'Day of Infamy' changes county's direction in 1941
Editors Note: This is one of a series of articles about the history of the Sun Advocate and the county it covers as a newspaper. These articles are being prepared as the 120th anniversary of the newspaper's birth approaches in 2011.
The year of 1941 brought on many shocking events in the local area. Over the course of that year 14 miners died in various accidents in mines throughout the county. In the summer a small boy died when he and his brother found a can of blasting caps and hit them with a stick, throwing him a hundred feet and ending his short life. And two prominent Helper men died in August when their small canvas boat collapsed during a fishing trip to the Uinta Mountains and they drowned.
But nothing was more of a shock than what happened on Dec. 7, when Japanese Naval Aircraft bombed Pearl Harbor, pulling America into a war everyone knew was coming, but also one everyone wanted to avoid.
The announcement of the attack that Sunday afternoon local time set the local area abuzz and plans started to be made immediately to prepare for what could come.
"The first step of the conflict was taken by our enemy, Japan, in the face of the fact that its ambassador to this country and a special emissary were still discussing prospective peace terms with our Secretary of State," stated an opinion piece in the Thursday, Dec. 11, 1941 issue of the Sun Advocate. "The dastardly trick of attacking our country while still talking peace is an offense which will go down into the pages of history as the Judas act that it was. And it will serve as the point of stimulation which will develop in our nation to a determination to win that cannot be denied."
In that same edition, the first to be published since the bombing, there was only small mention of the attack through changes in the usual processes of the community. A special meeting of the "Carbon County Council of Defense" was set for that Friday night, with state officials attending to give citizens involved information concerning the new developments.
The Price Junior Chamber of Commerce also announced in dark ink on the front page that they would not hold their annual awards for Christmas decorations due to the national emergency. They planned to donate the funds they would have used for the contest to the Red Cross and other agencies involved with the war effort and relief.
The rest of the paper that day showed the shock of what had happened in that almost everything else remained normal; advertising was the same, the notes from the different coal camps had no special messages nor did any of the other stories in the paper relate to what had happened. It was all so new, in fact people may have been in disbelief in many ways, largely because the fact of it was so unreal. The defeat the United States had suffered and the fact that reports were coming in of Japanese attacks in the Philippines and elsewhere as well made it not only more alarming, but almost surreal.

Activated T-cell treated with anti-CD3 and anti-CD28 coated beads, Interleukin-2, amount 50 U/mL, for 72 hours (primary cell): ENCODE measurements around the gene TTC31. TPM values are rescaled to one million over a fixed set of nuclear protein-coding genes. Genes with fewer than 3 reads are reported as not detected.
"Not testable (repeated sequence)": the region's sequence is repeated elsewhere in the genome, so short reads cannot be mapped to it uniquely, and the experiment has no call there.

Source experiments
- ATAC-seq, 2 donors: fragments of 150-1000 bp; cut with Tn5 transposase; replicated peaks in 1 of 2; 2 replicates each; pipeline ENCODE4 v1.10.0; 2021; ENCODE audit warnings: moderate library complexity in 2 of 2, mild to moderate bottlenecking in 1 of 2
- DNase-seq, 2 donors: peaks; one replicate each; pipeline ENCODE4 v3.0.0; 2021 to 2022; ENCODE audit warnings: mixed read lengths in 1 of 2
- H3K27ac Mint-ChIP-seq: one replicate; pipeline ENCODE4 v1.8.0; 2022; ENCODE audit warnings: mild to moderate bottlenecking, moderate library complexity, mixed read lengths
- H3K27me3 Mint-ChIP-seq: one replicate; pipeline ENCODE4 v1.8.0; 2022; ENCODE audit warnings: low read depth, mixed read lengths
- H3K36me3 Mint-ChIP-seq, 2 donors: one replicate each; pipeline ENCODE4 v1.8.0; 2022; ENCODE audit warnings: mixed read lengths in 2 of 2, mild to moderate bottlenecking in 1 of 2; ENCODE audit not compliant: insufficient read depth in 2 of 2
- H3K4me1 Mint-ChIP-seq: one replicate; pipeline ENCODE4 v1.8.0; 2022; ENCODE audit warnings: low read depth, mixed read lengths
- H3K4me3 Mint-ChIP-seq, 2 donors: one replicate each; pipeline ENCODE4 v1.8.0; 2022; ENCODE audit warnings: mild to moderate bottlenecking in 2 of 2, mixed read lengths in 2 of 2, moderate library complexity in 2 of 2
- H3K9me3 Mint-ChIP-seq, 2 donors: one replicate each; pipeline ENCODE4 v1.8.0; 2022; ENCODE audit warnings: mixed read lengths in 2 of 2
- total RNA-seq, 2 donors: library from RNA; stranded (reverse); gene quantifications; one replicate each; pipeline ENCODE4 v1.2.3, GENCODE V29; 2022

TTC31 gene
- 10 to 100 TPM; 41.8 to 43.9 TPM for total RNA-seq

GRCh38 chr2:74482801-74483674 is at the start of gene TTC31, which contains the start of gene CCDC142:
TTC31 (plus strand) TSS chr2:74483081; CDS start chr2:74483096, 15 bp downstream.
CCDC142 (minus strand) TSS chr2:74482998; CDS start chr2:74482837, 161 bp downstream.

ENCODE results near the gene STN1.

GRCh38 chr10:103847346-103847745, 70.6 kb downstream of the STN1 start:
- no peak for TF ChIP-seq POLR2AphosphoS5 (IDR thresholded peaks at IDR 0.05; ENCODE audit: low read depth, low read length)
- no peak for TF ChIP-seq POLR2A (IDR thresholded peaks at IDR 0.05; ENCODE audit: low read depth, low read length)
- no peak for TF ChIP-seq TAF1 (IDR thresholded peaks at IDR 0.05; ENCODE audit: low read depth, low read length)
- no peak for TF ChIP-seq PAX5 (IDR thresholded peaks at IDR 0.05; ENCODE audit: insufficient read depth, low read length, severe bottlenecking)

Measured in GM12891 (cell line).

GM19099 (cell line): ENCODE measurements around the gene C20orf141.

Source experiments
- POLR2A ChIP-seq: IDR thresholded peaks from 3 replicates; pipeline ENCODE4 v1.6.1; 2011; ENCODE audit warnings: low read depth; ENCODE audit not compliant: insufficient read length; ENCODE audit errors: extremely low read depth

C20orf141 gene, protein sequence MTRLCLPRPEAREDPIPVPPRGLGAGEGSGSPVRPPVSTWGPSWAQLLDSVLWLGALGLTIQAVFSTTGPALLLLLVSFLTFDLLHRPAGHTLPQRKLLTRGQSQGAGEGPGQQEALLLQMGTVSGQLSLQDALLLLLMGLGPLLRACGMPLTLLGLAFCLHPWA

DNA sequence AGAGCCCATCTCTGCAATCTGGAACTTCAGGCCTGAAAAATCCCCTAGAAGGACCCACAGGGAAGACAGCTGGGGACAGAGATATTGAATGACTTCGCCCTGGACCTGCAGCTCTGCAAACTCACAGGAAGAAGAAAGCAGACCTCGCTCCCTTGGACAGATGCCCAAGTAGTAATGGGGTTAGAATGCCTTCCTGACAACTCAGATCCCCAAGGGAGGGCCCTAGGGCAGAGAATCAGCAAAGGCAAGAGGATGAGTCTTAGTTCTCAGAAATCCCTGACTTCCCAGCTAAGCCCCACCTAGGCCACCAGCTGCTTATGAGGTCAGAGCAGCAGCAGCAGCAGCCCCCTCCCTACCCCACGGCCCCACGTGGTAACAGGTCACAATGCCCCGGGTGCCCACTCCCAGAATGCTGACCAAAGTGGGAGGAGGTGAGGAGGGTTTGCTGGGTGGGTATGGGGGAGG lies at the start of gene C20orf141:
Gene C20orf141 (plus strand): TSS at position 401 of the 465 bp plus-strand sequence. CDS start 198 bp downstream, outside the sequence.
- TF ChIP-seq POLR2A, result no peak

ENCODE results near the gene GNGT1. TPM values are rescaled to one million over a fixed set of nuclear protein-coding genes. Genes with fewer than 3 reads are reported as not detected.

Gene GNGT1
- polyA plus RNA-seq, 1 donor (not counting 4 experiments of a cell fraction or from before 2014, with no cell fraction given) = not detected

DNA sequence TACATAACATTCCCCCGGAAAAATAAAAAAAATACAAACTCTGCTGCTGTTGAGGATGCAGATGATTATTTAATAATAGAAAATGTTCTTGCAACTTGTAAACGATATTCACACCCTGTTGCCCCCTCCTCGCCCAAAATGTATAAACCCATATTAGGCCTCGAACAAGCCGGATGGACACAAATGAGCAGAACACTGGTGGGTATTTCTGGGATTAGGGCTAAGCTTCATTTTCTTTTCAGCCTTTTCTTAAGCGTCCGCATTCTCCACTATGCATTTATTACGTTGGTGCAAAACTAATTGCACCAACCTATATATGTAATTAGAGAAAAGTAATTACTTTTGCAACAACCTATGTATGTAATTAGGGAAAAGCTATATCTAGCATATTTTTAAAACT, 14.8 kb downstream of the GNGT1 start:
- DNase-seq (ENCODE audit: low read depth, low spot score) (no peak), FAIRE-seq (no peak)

However the next week the paper was filled with stories, most of which were local, but also almost all of which were affected in one way or another by the events of Dec. 7.
The first announcement of a probable death of a military man from Carbon County was on the front page on Christmas Day.
"The name of Ned Burton Donahue, 20, son of Mr. and Mrs. M.B. Donahue of Rains, was among those officially listed as missing in action in the performance of duty by the Navy Department in the American-Japanese War in the Pacific," the paper stated. "Mr. Donahue, a fireman first class, enlisted in the Navy Jan. 10, 1939 in Salt Lake City. He was a former student at the Carbon County High School."
While where he died was not specified at the time, he is listed as one of those killed at Pearl Harbor on Dec. 7 in present records.
The start of the war also brought about changes in the selective service system. The draft had been going on for a couple of years, as America prepared for what seemed inevitable. On Dec. 18 a piece appeared in the Sun Advocate that said the selective service would be reevaluating all registered men's classifications. What that meant is that many of the deferments young men had been getting for such things as slight physical problems or attendance at school, would probably be withdrawn.
"All men who have heretofore been deferred because of physical condition, will be rechecked especially when only borderline impairments exist," stated the paper. "Whereas, in the past, the registrant, has been given the benefit of the doubt, all such cases must now be resolved in favor of the government."
That paper also announced that while it had been sending the Sun Advocate to service members wherever they were, the service was being discontinued because of the troop movements and transfers becoming more and more secret. So many papers were coming back to the Sun Advocate offices by Christmas Day that the service was becoming a problem.
"We have been happy to send these weekly issue to the boys, but their lack of permanent addresses now cause an inconvenience to the postal service and to our office," stated a small announcement in the paper.
For the next four years, while the national news would cover the big battles, victories and defeats, the Sun Advocate would bring the war home to residents up close and personal through announcements, local stories, a column about those who were serving and the inevitable releases concerning those killed or missing in the war.